It’s hard to say goodbye to old pals.
And it’s no easier if those pals happen to be television characters, both real and fictional.
In a little more than a week, two imagined worlds that have come to mean a lot to me will be off the airwaves for good.
The first is “Mad Men,” the episodic drama of 1960s America. And just three days later — when I’ll still be reeling from the loss of Don and Peggy and Joan — the 33-year reign of late night comedian David Letterman will come to a close.
There is little in common between the two shows, save the relative concurrence of their finales.
Letterman has been on television longer than I’ve been alive, so I can’t claim to be a master of his oeuvre. But some of my first memories of comedy and pop culture came from the gap-toothed Hoosier and his absurdities, “found humor” and conversations with a nearby deli owner.
My parents were early-to-bed folks, and on the rare occasion that they were up late and the television was on, it was tuned to Jay Leno. But he seemed to me to be a talking joke book, and never sharp enough to return a one-liner.
My night-owl grandma was partial to Letterman. She liked the way he ad-libbed and “always has an answer for everything and everybody.”
When we kids had a night at grandma’s, we would stay up late and watch Dave. We’d even play along at home, like Dave asked us to, when segments like “Will it Float?” came on. Do you remember that one? A stagehand would drop an item into a tank, after Dave and Paul had placed their wagers on whether or not it would float. That’s it — that’s the joke. We’d laugh as he stretched it as long as he could, the running gag of course being that it wasn’t very funny.
We loved when he said something off-color, which was almost always directed at his bosses: NBC, CBS, GE, there was always a new acronym to make fun of. And we loved it when he’d follow the off-color barb with his favorite jingle: “Uh-oh, we’re gonna get sued!”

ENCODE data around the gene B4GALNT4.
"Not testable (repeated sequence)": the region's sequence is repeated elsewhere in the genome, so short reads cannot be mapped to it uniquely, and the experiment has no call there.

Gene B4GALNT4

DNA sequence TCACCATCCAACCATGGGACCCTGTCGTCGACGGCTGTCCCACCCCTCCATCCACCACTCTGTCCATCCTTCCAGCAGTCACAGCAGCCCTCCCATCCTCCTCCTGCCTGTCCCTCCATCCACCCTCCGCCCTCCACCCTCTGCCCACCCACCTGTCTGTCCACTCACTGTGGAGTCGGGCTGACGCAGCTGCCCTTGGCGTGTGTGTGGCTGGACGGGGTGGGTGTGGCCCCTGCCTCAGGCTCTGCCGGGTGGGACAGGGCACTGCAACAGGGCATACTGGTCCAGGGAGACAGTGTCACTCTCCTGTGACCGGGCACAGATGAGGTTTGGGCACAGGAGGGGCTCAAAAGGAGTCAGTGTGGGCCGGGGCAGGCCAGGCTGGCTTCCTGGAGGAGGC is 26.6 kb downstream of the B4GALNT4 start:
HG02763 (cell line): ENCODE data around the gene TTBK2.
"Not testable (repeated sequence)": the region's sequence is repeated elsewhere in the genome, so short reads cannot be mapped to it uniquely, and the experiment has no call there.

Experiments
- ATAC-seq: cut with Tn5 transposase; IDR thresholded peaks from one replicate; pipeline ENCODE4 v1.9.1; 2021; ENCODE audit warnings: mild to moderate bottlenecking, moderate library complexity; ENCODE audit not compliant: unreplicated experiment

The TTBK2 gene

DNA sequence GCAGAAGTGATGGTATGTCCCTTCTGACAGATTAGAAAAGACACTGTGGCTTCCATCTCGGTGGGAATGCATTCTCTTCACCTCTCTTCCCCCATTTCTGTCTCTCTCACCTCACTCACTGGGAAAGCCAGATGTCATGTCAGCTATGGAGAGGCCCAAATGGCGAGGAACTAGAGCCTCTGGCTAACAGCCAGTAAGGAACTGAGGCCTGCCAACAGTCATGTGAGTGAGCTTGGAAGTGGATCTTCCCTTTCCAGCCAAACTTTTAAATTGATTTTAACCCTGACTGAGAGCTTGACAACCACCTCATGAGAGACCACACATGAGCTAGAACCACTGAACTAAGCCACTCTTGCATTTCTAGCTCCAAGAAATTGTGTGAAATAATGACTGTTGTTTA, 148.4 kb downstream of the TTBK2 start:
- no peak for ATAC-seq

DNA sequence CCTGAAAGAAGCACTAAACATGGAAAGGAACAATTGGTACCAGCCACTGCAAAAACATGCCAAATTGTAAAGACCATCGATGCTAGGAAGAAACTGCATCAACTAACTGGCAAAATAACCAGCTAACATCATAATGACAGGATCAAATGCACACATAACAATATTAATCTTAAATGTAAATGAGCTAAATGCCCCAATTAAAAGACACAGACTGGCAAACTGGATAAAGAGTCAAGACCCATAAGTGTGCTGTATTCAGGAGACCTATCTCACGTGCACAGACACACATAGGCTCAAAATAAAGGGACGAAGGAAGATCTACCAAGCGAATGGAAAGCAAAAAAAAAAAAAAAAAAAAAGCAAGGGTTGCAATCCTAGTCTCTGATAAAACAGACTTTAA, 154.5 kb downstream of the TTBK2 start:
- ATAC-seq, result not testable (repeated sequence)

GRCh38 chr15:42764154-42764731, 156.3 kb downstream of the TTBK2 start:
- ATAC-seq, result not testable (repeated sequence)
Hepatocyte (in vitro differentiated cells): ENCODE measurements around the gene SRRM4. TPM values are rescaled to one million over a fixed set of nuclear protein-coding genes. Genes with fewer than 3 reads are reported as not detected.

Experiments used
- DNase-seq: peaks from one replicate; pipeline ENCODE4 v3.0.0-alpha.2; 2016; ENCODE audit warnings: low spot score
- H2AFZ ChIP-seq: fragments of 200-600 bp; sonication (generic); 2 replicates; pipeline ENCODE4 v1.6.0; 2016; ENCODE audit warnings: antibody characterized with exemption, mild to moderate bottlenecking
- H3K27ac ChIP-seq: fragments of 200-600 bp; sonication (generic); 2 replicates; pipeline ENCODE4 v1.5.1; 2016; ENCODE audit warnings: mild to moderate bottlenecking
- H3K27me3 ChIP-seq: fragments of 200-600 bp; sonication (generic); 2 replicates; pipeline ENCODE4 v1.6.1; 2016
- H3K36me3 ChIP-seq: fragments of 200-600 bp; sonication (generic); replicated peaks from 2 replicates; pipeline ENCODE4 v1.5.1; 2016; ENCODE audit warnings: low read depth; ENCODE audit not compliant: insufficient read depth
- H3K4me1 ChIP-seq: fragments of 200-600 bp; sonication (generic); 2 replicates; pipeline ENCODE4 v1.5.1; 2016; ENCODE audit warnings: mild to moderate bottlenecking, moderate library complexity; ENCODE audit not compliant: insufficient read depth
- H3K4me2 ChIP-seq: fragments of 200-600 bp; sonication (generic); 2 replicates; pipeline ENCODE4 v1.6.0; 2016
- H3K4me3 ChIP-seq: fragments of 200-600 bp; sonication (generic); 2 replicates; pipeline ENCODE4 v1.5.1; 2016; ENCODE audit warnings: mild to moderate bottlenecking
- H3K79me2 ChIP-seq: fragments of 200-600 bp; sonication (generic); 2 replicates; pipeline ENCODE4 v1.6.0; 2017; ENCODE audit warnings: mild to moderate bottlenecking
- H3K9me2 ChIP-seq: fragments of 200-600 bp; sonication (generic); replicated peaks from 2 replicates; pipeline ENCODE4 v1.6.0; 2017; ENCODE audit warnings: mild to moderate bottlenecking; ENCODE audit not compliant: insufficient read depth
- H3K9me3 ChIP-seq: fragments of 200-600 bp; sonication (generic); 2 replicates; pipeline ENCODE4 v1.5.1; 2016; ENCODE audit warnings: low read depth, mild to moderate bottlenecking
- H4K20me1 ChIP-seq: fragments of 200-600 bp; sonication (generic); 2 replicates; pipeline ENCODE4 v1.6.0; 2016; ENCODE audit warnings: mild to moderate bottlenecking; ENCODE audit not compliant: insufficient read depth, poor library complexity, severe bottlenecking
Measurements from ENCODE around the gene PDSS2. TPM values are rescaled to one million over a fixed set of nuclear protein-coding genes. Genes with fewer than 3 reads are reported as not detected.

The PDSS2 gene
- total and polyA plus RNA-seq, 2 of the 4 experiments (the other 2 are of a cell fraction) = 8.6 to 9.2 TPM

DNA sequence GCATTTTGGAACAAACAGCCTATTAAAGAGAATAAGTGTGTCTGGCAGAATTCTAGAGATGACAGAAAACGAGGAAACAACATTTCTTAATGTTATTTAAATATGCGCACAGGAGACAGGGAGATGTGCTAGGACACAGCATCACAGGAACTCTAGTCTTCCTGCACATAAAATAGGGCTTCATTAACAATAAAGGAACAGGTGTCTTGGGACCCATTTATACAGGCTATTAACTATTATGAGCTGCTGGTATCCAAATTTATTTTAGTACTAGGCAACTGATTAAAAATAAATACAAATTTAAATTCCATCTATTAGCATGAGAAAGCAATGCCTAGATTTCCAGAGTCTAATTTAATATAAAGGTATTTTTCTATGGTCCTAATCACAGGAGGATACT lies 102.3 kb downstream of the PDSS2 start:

Letterman matured, eventually, and then he over-matured. He got a little grouchy, and a little lazy, and no longer had the desire to record a remote from a Taco Bell drive-thru.
But he became a pro at the interview and was always incisive and sometimes remarkably candid and sweet. His conversation with the terminally-ill musician Warren Zevon is among the most heartrending and thoughtful moments in television: “Enjoy every sandwich,” was Zevon’s farewell.
Letterman will be missed. But the inventiveness, crotchetiness and smarts he brought to late night will live on, not least of which in Stephen Colbert, who will take over Dave’s desk at the “Late Show.”
And then there is “Mad Men,” which will be missed too.
Though it has not been around nearly as long as Letterman, over seven seasons it has painted a remarkable tableau of one of the most fascinating times in American history. Brilliant writing, exquisite fashion and set design, excellent casting and characters, all of which is set against the dramatic backdrop of JFK, RFK, MLK, Vietnam and The Beatles.
I tend to think of the show as not just a study of the Sixties, but a study of the American man and the American dream (and the American dream man, whew that Don Draper!) It also carries a heavy dose of cynicism toward consumer culture and the rise of corporate power. Don, the protagonist, is a man out of time, a classic 1950s persona adrift on the seas of cultural change.
And while most of the characters are extremely flawed, they have become part of the family. People you’d love to stay up and watch Letterman with.
It will be hard to say goodbye to Roger and his politically-incorrect charm, hard to say goodbye to self-absorbed and self-doubting Betty, to slimeball Pete and ladder-climbing, glass-ceiling breaking Peggy. It will be very hard for me, personally, to say goodbye to Joan and her, um, dresses.
The show has been a major cultural phenomenon, helping support retro trends and helping other generations understand the Baby Boomer experience.
Television has certainly done some damage to American culture, but it has also beamed some of our best art into living rooms across the country. David Letterman and “Mad Men” are great examples of that, and it will take more than a few Old Fashioneds to forget their impact.